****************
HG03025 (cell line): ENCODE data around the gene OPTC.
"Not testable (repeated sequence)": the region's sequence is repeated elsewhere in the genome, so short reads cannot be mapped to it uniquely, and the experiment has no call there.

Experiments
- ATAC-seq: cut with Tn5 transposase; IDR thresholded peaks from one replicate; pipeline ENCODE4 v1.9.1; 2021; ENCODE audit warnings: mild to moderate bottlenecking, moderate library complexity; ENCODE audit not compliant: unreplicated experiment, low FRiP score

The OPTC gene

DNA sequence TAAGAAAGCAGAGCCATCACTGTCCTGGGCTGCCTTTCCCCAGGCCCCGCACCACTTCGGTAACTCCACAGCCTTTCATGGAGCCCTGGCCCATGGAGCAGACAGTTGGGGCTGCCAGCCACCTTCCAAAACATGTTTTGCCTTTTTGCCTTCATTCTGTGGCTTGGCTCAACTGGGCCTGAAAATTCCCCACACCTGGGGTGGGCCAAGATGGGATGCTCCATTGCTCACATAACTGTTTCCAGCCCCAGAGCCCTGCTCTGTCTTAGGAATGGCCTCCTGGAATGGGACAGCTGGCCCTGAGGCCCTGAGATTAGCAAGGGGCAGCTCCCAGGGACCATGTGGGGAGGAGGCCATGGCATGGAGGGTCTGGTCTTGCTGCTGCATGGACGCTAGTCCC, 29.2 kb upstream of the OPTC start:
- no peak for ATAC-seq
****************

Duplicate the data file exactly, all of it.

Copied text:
HG03025 (cell line): ENCODE data around the gene OPTC.
"Not testable (repeated sequence)": the region's sequence is repeated elsewhere in the genome, so short reads cannot be mapped to it uniquely, and the experiment has no call there.

Experiments
- ATAC-seq: cut with Tn5 transposase; IDR thresholded peaks from one replicate; pipeline ENCODE4 v1.9.1; 2021; ENCODE audit warnings: mild to moderate bottlenecking, moderate library complexity; ENCODE audit not compliant: unreplicated experiment, low FRiP score

The OPTC gene

DNA sequence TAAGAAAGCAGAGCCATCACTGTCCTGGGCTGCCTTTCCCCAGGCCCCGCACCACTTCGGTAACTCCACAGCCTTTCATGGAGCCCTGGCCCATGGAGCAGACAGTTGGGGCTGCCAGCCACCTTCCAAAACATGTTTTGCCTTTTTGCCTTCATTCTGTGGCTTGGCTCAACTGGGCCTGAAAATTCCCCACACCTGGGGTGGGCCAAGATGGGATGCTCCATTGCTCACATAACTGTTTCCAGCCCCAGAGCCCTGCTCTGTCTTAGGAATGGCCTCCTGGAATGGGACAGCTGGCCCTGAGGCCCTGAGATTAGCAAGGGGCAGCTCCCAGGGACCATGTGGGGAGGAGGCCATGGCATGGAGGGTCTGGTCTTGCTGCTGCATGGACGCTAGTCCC, 29.2 kb upstream of the OPTC start:
- no peak for ATAC-seq